In a recent case report published in The Lancet, researchers described a genetically engineered pig cardiac xenotransplantation in a 57-year-old male patient with end-stage heart failure. This highlighted factors that might help improve xenotransplant outcomes in the future.
The patient was ineligible for an allograft and needed veno-arterial extracorporeal membrane oxygenation support due to a deteriorating heart condition.
The donor pig had ten modified genes and passed all screening methods employed in non-human primate (NHP) experiments.
Study: Graft dysfunction in compassionate use of genetically engineered pig-to-human cardiac xenotransplantation: a case report. Image Credit: CrystalEyeStudio/Shutterstock.com
About the study
In the present study, researchers extensively monitored the patient in an intensive care unit (ICU) to gather all physiological and biochemical parameters critical for caring for all heart transplant recipients.
Additionally, they performed deoxyribonucleic acid (DNA) polymerase chain reaction (PCR) and ribonucleic acid (RNA) transcription for extensive immunological and histopathological studies, including electron microscopy (EM) and quantification of porcine cytomegalovirus or porcine roseolovirus (PCMV/PRV) in the xenograft and recipient's cells and tissues.
Furthermore, the researchers performed intravenous immunoglobulin (IVIG) binding to donor cells and single-cell RNA sequencing of peripheral blood mononuclear cells (PBMCs).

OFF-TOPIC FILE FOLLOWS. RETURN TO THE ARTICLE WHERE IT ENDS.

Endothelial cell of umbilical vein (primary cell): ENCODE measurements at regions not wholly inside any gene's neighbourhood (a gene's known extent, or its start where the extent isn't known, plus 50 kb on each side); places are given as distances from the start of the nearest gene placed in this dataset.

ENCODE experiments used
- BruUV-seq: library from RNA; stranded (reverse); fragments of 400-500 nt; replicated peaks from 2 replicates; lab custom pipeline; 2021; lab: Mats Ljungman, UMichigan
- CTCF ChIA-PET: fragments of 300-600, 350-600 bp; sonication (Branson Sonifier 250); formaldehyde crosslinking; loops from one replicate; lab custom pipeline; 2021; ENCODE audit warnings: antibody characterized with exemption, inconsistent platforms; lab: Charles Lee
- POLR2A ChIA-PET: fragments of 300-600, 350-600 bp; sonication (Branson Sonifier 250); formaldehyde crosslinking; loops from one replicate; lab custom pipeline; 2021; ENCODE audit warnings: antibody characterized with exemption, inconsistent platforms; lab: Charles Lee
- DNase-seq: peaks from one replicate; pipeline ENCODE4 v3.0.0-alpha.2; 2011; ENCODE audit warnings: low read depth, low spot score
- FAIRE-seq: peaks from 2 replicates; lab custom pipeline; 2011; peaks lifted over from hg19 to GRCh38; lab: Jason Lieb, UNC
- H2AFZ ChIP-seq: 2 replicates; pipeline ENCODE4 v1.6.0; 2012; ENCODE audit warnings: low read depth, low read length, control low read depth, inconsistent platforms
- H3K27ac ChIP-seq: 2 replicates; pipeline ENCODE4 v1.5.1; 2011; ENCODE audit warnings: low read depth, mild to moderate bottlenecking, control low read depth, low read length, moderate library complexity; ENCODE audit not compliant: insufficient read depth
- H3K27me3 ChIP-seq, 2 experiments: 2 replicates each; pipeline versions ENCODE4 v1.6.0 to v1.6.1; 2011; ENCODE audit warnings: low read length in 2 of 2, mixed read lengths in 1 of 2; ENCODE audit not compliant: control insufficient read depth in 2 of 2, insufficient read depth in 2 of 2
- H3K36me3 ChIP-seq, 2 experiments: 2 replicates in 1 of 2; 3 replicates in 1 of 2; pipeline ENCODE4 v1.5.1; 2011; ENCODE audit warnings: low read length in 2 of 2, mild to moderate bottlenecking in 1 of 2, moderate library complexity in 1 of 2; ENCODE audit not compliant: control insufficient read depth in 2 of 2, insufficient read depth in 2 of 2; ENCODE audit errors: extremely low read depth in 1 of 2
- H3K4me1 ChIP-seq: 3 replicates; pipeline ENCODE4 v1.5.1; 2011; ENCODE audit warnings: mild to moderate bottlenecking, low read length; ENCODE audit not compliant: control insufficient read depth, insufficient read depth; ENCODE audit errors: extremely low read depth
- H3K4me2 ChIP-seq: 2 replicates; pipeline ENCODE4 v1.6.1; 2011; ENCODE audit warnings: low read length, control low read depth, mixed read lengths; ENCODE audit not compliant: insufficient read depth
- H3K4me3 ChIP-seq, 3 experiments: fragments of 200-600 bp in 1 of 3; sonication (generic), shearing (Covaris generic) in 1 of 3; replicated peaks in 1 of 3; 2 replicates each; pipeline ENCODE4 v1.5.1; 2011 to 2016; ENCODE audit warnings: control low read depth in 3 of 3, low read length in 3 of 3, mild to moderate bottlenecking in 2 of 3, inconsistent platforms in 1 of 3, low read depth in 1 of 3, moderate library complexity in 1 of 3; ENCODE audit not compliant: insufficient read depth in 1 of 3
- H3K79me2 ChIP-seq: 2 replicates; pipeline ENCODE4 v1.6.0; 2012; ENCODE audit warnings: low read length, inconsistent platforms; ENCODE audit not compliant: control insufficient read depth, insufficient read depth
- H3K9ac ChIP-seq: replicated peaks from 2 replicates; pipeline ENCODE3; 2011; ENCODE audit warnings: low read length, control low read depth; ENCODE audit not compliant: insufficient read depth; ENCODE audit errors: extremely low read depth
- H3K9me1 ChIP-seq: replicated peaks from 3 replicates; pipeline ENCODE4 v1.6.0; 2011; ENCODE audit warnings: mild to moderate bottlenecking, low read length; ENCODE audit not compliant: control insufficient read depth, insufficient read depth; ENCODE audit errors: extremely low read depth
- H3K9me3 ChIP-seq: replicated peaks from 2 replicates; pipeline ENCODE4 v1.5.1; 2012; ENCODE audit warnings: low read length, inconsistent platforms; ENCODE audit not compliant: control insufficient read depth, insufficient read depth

After successful xenotransplantation surgery, till postoperative day 47, the patient was hemodynamically stable; his graft functioned well on echocardiography and performed cardiovascular and other functions. Then, xenograft quickly became oedematous, and the patient suffered diastolic heart failure.
The endomyocardial biopsy on postoperative day 50 uncovered that fluid and red blood cells (RBCs) accumulated with few inflammatory cells in the interstitial space. Then, by day 56, fibrotic tissue replaced the interstitial edema over time, leading to rare thrombotic microangiopathy and complement deposition.
EM investigations showed that the myocardial capillary bed and nearby myocardial cells suffered endothelial cell injury that caused degenerative changes in these cells, including loss of myofilaments. The doctors could not understand the reason for such extensive damage. The examination of post-mortem specimens did not detect an intact virus.